Life’s about to get even more comfortable in Comfort. This small town located 40 minutes northwest of San Antonio has been
by the Microsoft TaxSaver team to demonstrate just how relaxed the 1999 tax season can be. Microsoft hopes that sponsoring the 10-week tax season for an entire town will help raise comfort levels among consumers nationwide about using software to prepare and file their personal income taxes.

Comfort Embraces the Tax Season

Microsoft is outfitting Comfort with two do-it-yourself tax preparation and filing centers — one at the high school and one at the local community center — where area residents can pick up free copies of TaxSaver Federal Deluxe, Microsoft’s new electronic tax preparation software.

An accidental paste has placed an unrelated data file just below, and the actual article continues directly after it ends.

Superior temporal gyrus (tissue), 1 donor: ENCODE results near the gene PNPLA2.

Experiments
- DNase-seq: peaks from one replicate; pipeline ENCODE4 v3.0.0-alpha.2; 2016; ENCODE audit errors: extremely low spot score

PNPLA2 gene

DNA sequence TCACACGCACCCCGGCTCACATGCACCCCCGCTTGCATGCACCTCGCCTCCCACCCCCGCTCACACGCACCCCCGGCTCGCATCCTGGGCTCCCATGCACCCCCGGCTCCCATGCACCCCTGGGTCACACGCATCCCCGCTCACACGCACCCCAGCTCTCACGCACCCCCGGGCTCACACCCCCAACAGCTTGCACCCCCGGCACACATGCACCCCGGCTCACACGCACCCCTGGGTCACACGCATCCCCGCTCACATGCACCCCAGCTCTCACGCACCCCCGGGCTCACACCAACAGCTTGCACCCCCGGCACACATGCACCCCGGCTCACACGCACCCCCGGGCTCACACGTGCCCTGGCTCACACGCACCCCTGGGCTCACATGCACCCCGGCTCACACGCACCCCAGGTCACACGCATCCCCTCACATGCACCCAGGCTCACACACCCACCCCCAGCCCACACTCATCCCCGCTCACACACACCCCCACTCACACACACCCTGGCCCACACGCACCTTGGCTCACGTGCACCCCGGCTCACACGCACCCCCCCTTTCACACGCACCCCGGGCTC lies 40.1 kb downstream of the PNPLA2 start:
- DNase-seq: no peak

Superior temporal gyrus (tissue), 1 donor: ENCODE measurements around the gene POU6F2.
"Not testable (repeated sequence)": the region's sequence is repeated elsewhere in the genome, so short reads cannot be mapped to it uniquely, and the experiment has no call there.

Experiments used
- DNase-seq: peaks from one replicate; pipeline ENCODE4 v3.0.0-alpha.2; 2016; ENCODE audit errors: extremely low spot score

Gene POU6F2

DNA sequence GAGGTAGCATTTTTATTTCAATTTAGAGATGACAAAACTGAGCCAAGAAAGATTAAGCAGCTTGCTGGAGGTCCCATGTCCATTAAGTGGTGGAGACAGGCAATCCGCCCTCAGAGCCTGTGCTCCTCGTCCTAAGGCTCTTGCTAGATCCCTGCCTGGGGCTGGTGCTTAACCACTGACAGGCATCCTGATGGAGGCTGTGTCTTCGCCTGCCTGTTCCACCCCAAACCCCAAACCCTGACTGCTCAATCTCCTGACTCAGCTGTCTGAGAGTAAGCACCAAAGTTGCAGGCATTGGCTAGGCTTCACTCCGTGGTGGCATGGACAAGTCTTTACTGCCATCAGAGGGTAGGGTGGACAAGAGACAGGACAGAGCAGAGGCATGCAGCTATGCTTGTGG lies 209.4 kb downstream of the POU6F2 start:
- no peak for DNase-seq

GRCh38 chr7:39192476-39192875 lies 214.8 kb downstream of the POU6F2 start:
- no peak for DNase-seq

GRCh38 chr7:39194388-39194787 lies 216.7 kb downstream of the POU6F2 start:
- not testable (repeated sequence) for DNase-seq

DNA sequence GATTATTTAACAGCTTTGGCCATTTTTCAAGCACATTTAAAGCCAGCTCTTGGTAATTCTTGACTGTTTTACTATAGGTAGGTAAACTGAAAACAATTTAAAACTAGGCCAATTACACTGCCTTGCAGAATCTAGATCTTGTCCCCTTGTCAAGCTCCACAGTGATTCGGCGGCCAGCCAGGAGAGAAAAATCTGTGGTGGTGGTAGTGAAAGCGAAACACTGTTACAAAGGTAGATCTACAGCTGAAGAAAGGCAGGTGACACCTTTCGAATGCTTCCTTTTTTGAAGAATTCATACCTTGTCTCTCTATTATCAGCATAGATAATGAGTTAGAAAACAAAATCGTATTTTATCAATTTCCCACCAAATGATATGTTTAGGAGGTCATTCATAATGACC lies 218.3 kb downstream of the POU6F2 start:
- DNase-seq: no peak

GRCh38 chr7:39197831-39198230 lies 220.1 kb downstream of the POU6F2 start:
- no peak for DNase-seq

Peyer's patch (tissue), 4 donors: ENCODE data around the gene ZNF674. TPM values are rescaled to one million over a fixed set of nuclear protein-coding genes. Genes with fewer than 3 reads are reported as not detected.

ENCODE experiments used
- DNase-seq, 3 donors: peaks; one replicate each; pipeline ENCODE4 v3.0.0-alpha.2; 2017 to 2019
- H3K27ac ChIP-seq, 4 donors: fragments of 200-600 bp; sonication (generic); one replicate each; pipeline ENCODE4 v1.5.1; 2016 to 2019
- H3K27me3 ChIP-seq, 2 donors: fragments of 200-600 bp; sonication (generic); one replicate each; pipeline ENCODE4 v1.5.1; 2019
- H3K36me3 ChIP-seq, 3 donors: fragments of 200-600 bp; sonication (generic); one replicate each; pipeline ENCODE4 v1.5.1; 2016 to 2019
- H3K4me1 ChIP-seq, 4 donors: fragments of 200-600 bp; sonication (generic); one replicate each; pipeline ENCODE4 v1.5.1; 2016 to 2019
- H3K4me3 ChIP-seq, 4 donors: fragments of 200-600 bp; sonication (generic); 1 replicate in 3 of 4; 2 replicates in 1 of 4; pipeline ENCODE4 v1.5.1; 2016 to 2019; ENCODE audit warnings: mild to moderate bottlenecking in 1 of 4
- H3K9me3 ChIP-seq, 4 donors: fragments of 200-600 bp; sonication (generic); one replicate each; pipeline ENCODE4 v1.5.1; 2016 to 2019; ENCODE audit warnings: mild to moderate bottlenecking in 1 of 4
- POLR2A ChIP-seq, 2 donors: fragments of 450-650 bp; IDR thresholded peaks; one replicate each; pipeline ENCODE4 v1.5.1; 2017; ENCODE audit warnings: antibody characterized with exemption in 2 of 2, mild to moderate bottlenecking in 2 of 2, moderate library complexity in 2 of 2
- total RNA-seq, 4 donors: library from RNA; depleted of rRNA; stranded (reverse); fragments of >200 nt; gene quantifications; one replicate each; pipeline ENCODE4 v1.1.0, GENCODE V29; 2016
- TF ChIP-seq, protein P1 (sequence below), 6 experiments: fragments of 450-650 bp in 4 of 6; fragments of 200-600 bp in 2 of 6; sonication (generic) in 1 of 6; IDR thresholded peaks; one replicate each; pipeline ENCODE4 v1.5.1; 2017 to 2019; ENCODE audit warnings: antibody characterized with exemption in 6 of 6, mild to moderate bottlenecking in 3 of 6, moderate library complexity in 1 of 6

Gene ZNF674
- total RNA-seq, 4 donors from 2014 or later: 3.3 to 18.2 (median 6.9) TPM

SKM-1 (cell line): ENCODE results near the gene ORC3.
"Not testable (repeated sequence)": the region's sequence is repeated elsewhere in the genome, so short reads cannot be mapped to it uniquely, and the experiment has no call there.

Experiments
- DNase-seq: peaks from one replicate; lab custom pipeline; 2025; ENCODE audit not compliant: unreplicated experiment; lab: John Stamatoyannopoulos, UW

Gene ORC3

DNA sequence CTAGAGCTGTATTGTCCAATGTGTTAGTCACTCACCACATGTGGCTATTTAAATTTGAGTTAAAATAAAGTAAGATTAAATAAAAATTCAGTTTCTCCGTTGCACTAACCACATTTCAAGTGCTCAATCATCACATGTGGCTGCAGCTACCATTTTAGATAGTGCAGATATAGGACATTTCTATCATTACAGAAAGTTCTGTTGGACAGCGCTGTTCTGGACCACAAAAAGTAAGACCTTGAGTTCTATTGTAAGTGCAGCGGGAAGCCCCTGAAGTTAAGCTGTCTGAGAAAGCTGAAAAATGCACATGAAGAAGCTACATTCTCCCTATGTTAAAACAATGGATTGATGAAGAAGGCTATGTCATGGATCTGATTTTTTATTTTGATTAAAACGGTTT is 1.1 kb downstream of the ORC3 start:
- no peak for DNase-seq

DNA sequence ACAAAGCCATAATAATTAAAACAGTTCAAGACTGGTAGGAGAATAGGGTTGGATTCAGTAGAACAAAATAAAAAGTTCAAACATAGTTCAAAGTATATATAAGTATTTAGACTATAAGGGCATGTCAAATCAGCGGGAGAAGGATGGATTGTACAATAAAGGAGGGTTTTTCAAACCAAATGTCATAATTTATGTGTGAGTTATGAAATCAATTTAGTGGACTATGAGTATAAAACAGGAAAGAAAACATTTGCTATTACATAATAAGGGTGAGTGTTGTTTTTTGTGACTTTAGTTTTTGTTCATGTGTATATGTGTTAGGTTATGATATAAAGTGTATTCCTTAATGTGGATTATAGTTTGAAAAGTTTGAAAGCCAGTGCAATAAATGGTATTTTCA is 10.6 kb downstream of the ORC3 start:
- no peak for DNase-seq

“I’ve got mine!”
says Shryer, the 40-year-old proprietor of Wilson Clements, an antiques and gift store in Comfort that specializes in imports from southern Mexico.

From today’s kick-off through midnight on April 17, Comfort-area citizens can also get on-site help using the software from volunteers with the Texas Chapter of the National Association of Tax Practitioners, participate in a series of educational seminars led by various tax authorities, and take advantage of electronic filing — all at no charge.

That’s welcome news for the easygoing citizens of Comfort, who number about 2,000 in town and 8,000 when you count all the outlying ranchers who have Comfort mailing addresses. Shryer will be among the Comfort residents to give TaxSaver Deluxe a whirl. He figures the